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Moms of gang violence victims, call for justice

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On Monday, mothers who have lost children to gang violence, accompanied by various community members, took to streets of the CBD as part of the Moms Move for Justice and the Alonso Foundation’s march to Parliament. In a bid to expedite the judicial process and finally have closure, the mothers handed a memorandum to the Department of Justice and the South Africa Police Services (SAPS). Organisers of the march are, however, saying that the memorandum was not received well.

Founder of Moms Move for Justice and co-ordinator of the march, Avril Andrews, says that while she had emailed advocate Hishaam Mohamed and Lieutenant-General Khombinkosi Jula on the July 22, 2016, their listed grievances were not perused through prior to the march.

While she was not at liberty to divulge the exact contents of the memorandum, Andrews says that the memorandum details the grievances of moms who feel that the system has failed them. She further notes that the memorandum requests the reply of authorities within 14 days.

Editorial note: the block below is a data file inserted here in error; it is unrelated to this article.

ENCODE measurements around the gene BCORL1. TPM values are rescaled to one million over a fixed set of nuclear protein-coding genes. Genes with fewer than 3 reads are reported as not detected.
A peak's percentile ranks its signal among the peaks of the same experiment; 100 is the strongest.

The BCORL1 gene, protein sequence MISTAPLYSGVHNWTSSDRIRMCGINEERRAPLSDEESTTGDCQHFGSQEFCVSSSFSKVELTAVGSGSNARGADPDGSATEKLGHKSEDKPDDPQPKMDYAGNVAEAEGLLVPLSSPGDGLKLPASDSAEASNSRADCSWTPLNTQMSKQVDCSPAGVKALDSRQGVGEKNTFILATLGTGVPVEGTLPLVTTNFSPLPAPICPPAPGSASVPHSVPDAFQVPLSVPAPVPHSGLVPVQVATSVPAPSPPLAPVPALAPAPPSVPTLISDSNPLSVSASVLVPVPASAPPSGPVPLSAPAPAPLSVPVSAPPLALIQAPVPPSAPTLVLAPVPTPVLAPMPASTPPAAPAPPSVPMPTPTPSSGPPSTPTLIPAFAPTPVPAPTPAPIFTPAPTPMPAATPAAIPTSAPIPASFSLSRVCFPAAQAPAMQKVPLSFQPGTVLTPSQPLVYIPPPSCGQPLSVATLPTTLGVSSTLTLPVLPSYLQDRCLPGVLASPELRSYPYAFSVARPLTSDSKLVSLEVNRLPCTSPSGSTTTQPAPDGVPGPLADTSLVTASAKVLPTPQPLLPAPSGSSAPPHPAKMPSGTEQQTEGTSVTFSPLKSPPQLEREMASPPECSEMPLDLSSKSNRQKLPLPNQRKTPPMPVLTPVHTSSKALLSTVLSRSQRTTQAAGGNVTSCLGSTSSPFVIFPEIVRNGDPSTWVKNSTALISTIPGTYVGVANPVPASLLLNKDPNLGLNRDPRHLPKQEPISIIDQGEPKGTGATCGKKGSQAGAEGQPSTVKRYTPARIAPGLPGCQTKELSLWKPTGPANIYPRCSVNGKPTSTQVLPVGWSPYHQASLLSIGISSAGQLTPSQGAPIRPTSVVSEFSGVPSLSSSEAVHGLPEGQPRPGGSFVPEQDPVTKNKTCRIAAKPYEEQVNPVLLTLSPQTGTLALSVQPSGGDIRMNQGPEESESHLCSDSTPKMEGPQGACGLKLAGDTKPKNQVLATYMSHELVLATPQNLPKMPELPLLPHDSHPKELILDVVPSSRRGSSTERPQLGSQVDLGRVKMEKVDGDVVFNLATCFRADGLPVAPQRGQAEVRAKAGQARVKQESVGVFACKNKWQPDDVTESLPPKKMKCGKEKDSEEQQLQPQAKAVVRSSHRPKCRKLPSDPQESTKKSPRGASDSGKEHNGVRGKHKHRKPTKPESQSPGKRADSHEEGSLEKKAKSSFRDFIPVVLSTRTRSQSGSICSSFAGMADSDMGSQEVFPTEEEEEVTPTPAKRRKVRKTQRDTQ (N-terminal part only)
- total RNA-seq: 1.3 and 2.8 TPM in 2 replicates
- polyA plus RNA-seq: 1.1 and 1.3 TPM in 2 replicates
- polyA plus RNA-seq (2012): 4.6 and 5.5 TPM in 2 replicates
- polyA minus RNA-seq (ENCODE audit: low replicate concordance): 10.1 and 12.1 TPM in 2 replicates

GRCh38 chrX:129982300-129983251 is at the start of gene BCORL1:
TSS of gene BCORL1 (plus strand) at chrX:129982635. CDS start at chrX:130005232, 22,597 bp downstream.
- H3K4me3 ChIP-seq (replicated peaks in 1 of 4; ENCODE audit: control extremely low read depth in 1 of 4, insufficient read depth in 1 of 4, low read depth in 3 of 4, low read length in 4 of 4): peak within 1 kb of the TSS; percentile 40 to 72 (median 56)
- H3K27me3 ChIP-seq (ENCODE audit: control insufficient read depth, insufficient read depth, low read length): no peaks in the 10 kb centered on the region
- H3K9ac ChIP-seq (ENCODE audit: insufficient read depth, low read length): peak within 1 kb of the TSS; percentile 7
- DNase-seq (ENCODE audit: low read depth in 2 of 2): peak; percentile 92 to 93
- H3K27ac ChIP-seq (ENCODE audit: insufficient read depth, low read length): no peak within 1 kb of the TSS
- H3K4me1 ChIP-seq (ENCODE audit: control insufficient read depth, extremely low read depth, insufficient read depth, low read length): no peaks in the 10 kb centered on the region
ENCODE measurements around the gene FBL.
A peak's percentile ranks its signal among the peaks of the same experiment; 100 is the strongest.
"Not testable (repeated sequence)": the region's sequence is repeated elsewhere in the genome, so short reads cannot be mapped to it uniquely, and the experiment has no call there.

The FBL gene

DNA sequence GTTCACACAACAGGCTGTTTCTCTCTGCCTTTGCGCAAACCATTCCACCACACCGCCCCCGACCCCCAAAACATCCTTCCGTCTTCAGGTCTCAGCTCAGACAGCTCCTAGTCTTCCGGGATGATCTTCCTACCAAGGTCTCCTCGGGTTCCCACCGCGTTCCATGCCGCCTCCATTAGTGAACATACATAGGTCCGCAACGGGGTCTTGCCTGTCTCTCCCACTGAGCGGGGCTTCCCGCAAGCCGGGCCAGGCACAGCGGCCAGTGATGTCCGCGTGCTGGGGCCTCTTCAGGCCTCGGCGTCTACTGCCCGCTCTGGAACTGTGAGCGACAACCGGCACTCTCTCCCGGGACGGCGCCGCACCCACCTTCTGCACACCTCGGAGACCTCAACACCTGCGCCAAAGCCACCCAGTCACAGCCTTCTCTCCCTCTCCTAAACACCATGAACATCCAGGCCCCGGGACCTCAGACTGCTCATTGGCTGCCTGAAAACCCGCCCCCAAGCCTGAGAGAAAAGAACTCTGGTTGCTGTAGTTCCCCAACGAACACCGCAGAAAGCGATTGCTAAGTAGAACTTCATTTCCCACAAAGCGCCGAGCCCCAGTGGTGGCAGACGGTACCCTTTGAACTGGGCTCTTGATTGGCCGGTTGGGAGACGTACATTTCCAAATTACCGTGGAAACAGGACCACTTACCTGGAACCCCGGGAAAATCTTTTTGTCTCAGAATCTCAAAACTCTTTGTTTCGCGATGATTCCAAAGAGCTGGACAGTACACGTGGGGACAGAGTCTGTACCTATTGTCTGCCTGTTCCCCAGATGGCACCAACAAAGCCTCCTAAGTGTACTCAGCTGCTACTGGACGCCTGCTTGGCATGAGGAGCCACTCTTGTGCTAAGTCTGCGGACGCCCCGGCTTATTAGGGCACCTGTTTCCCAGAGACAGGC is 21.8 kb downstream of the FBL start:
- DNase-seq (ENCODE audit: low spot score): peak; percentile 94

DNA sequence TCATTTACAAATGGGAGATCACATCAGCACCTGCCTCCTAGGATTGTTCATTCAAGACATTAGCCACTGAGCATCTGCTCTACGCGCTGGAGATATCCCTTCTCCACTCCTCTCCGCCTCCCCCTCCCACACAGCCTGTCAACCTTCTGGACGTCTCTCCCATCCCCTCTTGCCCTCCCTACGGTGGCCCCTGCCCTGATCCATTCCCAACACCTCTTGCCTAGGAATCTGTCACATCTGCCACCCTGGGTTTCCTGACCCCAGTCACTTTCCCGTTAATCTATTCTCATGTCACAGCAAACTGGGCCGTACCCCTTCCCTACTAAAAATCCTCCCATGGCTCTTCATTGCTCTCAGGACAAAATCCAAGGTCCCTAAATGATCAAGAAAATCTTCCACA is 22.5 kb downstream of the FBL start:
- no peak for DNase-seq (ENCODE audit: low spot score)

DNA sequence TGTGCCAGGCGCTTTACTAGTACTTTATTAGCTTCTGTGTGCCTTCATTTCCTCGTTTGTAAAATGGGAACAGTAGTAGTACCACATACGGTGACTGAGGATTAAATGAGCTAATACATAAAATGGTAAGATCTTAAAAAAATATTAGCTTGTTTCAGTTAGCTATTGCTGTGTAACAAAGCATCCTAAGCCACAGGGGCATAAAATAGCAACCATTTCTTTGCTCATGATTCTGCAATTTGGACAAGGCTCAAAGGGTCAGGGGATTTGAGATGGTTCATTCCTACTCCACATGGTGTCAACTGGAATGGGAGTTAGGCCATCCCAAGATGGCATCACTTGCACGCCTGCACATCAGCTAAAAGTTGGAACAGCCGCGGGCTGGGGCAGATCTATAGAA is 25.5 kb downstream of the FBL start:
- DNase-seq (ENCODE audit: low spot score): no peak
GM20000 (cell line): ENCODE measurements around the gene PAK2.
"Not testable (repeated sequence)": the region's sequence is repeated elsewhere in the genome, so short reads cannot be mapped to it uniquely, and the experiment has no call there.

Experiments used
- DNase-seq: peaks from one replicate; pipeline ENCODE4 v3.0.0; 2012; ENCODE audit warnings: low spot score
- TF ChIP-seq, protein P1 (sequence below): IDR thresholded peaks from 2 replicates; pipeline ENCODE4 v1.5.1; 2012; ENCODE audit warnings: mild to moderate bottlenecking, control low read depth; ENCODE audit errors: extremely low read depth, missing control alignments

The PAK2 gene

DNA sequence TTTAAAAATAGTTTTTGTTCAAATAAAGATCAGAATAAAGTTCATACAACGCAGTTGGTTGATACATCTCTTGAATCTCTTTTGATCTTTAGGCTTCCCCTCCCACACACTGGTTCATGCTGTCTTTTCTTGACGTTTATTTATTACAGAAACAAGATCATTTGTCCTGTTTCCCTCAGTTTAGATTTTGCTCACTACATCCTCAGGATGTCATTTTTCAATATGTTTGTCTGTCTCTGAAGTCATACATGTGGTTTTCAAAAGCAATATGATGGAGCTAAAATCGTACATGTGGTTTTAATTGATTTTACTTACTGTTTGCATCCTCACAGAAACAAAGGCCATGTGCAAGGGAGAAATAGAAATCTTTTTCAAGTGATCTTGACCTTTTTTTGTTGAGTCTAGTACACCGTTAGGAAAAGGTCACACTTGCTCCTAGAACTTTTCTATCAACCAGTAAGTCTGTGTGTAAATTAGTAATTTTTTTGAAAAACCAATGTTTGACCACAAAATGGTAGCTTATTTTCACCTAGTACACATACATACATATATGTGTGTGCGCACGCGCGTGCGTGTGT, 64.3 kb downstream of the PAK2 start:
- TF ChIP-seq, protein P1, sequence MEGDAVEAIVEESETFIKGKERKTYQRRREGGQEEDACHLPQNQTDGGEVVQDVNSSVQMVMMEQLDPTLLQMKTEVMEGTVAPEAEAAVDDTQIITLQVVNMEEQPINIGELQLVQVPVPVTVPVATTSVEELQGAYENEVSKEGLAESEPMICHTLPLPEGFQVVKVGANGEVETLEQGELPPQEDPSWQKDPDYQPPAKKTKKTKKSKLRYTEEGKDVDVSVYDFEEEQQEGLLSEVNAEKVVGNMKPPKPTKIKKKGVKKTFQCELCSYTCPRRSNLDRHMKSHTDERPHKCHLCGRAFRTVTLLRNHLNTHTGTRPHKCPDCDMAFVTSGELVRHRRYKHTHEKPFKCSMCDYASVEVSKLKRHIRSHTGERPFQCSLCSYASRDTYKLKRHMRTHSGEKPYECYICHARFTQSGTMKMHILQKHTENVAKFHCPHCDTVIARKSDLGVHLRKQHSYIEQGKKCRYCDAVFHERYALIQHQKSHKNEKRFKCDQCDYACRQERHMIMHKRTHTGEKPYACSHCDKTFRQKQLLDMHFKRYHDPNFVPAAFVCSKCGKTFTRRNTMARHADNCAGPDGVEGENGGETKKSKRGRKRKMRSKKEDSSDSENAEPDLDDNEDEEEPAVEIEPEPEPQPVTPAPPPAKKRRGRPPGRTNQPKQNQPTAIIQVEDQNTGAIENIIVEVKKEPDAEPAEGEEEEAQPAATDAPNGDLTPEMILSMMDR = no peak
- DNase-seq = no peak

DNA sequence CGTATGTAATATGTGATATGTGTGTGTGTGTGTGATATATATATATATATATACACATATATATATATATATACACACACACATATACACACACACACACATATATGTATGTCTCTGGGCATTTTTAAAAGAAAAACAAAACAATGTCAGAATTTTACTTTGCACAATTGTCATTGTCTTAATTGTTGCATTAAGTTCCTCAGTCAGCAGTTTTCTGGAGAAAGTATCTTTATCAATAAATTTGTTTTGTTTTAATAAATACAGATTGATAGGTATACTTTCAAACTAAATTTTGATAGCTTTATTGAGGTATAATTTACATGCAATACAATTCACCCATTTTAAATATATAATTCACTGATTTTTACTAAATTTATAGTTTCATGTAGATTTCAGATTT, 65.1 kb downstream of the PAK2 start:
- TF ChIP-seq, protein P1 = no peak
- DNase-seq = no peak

“After the elections, things will change – as Advocate Mohamed indicated – so we will wait for after the elections.”

Andrews, who has lost her son as a result of gang violence, explains that as mothers continue to battle for justice, many continue to be uninformed both about their rights, as well as vital information about their respective cases.

She says many mothers have cited concern thatthey have not been adequately attended to when approaching officers at various police stations,

“It is as if it is just another number. With the huge number of killings, I don’t know if it is simply too much for the police [to handle],”she adds.

Andrews says that as a result of the lack of action and assistance on the part of SAPS and the judicial system, some mothers were forced to withdraw their cases.

In light of a general connection between gang violence and race demographics, she says that the manner in which their cases are dealt with reflects a level of racism.

“It is a lot to do with our coloured women. If this would have happened elsewhere, it would have been [dealt with] differently.”

In response to criticism of parents of gangsters, who many describe as irresponsible, Andrews says that many parents remain silent about the whereabouts of gang members and leaders as they fear for their lives.   VOC

 

 

 

 


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